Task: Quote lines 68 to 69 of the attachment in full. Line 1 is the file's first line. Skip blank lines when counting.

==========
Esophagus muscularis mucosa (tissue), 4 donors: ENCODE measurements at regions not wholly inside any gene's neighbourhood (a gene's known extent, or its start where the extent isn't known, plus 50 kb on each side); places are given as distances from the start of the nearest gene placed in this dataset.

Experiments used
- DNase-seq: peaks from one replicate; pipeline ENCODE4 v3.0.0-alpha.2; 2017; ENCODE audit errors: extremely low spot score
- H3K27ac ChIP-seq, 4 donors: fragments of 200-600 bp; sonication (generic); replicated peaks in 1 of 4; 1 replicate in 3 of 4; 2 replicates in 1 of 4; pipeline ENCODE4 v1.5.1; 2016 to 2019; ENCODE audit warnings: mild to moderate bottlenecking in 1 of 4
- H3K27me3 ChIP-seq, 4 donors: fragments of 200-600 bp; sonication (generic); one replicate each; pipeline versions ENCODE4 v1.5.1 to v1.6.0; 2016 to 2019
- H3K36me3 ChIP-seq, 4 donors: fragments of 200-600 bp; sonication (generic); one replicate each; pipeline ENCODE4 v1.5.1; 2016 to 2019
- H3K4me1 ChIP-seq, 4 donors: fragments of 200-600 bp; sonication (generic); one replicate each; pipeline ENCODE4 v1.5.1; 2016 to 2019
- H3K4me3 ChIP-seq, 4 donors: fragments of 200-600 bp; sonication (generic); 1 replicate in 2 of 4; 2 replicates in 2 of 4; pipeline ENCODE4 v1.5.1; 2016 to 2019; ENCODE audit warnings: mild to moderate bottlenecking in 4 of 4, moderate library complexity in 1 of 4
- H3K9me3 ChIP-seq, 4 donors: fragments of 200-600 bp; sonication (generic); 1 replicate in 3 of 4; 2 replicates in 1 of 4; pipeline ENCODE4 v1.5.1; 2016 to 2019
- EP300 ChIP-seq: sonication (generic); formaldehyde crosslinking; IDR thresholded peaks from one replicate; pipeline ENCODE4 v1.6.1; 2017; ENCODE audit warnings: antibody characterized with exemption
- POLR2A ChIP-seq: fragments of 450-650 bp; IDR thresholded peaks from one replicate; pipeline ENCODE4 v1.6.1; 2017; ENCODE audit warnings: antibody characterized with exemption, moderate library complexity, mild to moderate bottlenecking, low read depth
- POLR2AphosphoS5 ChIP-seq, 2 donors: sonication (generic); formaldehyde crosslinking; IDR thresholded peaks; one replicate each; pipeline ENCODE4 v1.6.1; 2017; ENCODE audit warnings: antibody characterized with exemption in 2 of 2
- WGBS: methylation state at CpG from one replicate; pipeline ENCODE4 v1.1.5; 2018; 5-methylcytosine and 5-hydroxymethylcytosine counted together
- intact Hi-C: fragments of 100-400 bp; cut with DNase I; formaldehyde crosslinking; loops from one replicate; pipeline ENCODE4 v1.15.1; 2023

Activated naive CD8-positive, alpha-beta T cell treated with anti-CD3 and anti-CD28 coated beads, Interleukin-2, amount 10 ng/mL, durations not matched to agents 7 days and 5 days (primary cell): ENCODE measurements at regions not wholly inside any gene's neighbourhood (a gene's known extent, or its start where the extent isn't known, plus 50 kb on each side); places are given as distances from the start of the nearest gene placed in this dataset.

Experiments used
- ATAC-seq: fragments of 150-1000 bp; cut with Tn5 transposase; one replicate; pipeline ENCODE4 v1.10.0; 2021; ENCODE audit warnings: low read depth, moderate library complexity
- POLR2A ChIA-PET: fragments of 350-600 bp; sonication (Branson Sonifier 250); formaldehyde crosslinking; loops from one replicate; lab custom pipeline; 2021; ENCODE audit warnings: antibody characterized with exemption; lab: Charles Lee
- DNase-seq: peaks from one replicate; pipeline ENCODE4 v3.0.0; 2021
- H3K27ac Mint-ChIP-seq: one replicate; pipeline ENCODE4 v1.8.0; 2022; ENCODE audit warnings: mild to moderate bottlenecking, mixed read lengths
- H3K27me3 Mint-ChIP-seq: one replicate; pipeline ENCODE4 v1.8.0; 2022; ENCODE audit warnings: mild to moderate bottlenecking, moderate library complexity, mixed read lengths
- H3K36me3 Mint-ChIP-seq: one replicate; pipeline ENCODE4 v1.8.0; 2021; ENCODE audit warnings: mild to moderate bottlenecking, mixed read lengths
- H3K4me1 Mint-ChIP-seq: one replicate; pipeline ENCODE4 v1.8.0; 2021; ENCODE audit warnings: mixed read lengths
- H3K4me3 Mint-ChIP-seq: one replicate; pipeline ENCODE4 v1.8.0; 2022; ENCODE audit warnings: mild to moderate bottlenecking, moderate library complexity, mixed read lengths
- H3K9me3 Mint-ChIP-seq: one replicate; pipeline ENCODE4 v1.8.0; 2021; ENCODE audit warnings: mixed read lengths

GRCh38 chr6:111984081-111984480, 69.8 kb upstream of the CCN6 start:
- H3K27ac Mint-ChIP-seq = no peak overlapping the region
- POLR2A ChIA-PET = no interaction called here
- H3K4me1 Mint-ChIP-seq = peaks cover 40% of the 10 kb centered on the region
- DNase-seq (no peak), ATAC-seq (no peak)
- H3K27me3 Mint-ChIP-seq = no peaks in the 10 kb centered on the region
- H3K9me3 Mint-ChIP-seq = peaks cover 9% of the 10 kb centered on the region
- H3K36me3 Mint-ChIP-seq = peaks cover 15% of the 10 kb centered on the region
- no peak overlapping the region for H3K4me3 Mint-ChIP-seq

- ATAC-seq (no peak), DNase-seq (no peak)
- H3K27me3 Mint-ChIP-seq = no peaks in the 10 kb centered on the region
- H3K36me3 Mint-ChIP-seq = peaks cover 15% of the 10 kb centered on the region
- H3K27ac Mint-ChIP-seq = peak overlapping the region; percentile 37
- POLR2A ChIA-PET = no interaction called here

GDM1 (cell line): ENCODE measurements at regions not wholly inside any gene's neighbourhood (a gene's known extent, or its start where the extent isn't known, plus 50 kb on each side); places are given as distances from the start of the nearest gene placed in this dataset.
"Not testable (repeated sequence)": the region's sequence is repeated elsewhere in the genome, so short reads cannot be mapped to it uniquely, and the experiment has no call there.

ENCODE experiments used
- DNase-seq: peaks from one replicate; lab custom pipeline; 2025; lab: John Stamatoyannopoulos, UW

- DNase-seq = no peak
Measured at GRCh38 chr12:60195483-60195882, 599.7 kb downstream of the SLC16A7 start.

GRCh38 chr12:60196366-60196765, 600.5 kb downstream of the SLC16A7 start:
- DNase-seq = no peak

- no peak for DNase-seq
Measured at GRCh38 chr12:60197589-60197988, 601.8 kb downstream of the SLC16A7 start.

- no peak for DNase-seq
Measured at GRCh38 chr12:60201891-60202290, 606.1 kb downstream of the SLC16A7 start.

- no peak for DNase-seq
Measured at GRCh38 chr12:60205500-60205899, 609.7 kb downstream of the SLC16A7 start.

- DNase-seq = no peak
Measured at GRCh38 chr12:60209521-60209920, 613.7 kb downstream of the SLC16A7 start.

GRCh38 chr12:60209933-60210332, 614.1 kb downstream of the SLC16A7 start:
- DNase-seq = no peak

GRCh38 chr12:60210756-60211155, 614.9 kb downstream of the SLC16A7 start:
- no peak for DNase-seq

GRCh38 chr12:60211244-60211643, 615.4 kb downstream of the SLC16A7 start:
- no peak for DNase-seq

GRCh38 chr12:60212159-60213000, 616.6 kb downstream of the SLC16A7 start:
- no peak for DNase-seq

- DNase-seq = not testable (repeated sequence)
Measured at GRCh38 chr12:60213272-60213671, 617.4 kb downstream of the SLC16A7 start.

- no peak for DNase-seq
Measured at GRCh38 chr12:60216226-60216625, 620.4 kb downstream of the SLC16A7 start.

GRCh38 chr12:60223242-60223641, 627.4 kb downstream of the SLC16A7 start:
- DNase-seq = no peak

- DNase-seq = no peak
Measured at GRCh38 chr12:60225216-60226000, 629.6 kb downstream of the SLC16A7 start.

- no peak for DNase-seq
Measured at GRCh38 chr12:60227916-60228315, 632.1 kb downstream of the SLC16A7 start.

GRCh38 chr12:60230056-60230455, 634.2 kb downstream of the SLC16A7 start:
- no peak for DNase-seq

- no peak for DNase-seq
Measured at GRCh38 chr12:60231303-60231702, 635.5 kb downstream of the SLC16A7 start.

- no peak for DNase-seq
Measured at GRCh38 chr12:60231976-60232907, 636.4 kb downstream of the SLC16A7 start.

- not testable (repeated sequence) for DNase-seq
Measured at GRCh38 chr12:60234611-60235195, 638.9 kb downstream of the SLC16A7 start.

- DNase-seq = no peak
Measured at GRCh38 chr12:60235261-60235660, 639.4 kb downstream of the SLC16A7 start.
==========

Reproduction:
GRCh38 chr12:60223242-60223641, 627.4 kb downstream of the SLC16A7 start:
- DNase-seq = no peak